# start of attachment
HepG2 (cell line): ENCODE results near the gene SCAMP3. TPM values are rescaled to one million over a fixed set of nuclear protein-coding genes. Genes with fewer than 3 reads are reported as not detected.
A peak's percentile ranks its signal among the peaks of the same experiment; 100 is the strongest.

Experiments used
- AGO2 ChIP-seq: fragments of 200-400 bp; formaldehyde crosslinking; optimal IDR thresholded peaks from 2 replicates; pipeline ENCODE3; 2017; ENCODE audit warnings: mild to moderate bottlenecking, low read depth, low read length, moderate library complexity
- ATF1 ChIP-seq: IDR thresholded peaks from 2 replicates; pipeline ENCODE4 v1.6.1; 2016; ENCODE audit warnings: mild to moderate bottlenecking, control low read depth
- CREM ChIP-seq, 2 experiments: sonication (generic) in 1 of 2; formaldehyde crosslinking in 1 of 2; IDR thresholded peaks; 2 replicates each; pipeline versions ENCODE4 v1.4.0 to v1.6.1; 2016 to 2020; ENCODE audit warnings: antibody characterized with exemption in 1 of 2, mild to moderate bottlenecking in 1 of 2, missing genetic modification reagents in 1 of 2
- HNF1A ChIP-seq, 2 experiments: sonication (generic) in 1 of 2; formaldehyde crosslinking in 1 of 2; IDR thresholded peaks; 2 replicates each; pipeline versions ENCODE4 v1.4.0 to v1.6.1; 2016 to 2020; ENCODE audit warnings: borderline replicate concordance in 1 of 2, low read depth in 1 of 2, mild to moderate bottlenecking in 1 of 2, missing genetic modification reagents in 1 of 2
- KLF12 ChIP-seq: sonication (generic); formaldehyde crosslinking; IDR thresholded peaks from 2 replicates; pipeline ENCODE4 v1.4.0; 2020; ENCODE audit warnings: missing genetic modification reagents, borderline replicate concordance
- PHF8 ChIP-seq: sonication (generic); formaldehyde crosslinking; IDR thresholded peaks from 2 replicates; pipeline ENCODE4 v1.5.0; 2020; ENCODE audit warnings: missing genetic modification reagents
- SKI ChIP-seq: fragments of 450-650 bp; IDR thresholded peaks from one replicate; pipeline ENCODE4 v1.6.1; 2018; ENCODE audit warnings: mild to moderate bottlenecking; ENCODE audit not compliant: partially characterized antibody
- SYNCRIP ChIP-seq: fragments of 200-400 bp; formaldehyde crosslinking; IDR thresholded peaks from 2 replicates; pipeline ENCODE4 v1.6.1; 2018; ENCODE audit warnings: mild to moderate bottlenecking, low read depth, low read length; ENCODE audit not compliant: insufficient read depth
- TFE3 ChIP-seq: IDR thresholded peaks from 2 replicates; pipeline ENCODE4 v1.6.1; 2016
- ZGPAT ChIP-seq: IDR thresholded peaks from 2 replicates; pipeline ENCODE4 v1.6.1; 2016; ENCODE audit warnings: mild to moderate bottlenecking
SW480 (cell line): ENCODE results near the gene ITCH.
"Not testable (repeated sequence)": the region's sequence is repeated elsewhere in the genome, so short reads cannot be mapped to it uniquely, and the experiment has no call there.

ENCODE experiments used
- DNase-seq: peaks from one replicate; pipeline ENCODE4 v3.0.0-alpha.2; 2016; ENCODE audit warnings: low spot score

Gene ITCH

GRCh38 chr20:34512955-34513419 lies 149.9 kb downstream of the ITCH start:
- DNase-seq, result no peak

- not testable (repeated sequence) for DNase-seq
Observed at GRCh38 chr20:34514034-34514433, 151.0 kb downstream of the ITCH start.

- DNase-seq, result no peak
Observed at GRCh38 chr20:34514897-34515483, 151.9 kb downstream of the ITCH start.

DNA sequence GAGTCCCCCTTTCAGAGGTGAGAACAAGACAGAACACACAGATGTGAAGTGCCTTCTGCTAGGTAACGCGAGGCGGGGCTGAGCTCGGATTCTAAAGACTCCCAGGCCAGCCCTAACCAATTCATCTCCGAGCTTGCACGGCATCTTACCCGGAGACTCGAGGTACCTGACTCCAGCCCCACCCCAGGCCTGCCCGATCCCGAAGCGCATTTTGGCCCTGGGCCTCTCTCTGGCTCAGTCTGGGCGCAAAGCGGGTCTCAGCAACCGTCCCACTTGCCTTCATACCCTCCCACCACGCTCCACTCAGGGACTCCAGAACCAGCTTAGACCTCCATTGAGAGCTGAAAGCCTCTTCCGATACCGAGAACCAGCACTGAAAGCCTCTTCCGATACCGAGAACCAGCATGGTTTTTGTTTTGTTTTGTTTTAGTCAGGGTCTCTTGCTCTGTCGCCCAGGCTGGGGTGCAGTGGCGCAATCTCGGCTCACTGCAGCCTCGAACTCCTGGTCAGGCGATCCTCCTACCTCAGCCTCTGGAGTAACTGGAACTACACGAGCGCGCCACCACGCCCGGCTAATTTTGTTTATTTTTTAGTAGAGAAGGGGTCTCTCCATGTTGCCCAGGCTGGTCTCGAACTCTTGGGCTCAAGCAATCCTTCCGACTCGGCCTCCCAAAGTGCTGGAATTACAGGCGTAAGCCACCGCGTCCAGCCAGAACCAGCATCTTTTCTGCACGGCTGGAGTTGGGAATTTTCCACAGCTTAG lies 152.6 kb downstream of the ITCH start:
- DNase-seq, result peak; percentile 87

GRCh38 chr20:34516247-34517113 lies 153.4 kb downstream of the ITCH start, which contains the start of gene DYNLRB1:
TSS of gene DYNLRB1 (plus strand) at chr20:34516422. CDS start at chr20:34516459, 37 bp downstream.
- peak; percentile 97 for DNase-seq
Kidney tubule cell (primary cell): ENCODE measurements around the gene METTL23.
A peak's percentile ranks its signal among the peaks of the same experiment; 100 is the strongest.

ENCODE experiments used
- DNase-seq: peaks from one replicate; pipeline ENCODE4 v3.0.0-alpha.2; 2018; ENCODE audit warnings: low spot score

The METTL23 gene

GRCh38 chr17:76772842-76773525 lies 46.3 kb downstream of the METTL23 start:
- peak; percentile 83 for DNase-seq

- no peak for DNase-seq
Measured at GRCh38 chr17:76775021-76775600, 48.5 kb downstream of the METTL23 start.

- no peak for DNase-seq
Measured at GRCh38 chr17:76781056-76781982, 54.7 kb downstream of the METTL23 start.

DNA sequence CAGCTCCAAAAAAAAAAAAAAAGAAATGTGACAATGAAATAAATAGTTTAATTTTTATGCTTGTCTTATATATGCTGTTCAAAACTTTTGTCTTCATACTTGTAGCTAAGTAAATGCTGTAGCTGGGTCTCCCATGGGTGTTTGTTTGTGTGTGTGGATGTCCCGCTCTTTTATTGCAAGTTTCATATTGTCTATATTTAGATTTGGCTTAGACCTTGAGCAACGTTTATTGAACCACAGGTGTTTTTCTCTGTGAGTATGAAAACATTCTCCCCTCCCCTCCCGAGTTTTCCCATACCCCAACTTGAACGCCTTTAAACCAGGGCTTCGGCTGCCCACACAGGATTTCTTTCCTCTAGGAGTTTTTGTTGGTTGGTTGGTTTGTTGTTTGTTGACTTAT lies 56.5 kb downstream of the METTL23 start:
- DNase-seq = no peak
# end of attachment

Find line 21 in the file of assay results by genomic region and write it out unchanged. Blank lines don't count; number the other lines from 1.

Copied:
- not testable (repeated sequence) for DNase-seq